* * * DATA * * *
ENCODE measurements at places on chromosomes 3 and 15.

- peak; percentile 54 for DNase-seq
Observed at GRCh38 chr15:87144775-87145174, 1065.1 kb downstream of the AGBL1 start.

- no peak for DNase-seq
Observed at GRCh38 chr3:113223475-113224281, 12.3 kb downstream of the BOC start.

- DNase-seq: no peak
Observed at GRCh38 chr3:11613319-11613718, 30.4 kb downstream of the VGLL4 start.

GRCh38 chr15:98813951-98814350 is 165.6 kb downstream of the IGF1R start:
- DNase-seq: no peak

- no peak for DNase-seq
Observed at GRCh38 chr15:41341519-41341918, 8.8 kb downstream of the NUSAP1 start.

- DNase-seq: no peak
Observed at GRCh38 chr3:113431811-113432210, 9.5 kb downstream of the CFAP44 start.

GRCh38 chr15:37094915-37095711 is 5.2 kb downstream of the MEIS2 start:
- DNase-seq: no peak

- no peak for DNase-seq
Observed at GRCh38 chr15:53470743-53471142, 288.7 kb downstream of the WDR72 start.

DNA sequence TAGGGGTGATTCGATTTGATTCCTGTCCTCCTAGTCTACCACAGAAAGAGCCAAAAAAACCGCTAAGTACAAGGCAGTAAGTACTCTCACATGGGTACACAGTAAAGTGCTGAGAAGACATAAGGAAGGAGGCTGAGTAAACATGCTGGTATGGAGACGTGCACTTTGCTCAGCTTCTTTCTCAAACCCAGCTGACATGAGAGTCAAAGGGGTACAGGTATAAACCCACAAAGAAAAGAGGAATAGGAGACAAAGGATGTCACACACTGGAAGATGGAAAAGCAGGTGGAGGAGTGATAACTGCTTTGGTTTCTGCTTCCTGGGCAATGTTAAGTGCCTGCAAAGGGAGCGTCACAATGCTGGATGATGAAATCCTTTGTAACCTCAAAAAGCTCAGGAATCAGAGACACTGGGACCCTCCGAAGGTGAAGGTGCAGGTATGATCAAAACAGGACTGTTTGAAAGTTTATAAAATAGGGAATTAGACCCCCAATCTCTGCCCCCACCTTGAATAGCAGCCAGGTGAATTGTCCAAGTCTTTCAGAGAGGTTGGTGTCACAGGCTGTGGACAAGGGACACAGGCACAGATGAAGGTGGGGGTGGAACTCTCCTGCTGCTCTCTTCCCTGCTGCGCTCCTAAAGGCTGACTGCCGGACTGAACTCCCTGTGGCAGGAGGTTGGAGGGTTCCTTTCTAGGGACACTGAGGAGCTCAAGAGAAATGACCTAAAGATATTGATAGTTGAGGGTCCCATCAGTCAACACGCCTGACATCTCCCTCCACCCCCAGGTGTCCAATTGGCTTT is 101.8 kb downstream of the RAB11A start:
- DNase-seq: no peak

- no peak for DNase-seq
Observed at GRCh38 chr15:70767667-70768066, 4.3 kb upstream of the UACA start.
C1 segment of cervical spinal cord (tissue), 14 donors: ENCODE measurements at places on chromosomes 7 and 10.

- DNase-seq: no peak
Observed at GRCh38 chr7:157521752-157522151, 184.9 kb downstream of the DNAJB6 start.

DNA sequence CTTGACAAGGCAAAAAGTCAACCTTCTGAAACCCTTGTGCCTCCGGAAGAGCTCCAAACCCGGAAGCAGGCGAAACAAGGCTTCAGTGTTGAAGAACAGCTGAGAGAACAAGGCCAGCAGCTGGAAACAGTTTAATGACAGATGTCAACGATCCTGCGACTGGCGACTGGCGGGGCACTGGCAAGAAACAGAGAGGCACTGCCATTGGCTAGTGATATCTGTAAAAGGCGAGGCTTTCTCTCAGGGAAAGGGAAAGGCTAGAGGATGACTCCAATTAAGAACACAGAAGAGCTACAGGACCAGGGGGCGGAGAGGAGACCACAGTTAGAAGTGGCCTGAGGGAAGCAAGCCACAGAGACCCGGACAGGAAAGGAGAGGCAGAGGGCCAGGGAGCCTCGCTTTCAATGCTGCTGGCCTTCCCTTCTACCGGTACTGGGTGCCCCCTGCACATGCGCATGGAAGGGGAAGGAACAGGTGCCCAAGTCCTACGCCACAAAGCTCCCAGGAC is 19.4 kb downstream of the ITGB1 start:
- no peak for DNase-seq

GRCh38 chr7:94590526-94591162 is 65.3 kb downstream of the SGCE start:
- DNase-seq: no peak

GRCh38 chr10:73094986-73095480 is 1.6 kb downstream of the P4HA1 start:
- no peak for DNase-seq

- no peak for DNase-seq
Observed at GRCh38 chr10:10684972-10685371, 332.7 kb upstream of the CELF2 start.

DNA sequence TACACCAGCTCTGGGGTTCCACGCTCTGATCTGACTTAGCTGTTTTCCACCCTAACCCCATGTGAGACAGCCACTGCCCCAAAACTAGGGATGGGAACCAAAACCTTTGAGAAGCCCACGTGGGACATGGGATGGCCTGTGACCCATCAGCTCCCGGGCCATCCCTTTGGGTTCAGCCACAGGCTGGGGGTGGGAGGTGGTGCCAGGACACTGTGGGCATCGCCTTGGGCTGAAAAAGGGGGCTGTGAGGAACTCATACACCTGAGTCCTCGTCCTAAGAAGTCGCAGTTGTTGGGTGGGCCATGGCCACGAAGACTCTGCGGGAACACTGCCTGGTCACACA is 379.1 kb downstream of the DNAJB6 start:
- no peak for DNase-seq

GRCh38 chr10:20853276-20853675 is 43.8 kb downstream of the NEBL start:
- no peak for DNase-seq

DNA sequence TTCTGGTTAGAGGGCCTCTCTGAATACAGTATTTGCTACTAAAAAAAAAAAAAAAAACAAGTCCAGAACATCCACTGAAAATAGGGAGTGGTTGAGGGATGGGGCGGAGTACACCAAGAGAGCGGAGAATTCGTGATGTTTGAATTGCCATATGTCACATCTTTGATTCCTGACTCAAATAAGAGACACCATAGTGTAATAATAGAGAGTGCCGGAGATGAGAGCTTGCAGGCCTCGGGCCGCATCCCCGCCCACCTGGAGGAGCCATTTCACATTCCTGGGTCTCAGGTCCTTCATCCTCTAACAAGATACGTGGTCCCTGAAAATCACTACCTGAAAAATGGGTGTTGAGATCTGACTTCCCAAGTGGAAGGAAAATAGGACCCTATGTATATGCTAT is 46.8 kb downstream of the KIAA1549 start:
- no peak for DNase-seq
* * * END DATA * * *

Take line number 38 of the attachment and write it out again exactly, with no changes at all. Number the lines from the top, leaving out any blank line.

- no peak for DNase-seq